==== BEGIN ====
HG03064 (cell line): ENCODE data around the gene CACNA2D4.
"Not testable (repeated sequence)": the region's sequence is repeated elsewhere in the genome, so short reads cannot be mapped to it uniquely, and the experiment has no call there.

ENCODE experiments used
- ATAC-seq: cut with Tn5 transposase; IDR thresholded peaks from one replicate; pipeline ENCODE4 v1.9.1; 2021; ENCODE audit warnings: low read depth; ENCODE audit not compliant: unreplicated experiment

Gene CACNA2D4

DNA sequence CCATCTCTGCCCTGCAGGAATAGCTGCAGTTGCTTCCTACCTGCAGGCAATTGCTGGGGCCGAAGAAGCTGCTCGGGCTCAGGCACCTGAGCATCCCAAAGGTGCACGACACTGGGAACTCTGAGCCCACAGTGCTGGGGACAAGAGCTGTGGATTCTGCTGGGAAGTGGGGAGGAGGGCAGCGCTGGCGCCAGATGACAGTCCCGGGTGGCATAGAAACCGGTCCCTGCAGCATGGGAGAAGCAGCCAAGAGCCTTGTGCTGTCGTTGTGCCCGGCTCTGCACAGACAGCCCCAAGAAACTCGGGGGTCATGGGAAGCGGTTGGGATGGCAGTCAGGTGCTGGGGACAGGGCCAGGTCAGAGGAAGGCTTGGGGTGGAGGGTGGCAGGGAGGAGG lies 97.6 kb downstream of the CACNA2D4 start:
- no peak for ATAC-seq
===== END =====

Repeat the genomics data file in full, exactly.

HG03064 (cell line): ENCODE data around the gene CACNA2D4.
"Not testable (repeated sequence)": the region's sequence is repeated elsewhere in the genome, so short reads cannot be mapped to it uniquely, and the experiment has no call there.

ENCODE experiments used
- ATAC-seq: cut with Tn5 transposase; IDR thresholded peaks from one replicate; pipeline ENCODE4 v1.9.1; 2021; ENCODE audit warnings: low read depth; ENCODE audit not compliant: unreplicated experiment

Gene CACNA2D4

DNA sequence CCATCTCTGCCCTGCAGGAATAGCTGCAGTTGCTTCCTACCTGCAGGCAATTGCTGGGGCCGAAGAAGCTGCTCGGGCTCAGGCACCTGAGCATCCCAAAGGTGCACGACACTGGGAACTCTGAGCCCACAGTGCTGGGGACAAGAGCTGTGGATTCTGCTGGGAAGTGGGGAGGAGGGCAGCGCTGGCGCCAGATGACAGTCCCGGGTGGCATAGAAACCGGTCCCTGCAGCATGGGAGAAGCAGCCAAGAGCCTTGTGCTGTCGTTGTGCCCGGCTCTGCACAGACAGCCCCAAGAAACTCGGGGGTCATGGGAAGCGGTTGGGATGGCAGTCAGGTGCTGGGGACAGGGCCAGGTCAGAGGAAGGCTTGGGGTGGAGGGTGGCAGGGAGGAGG lies 97.6 kb downstream of the CACNA2D4 start:
- no peak for ATAC-seq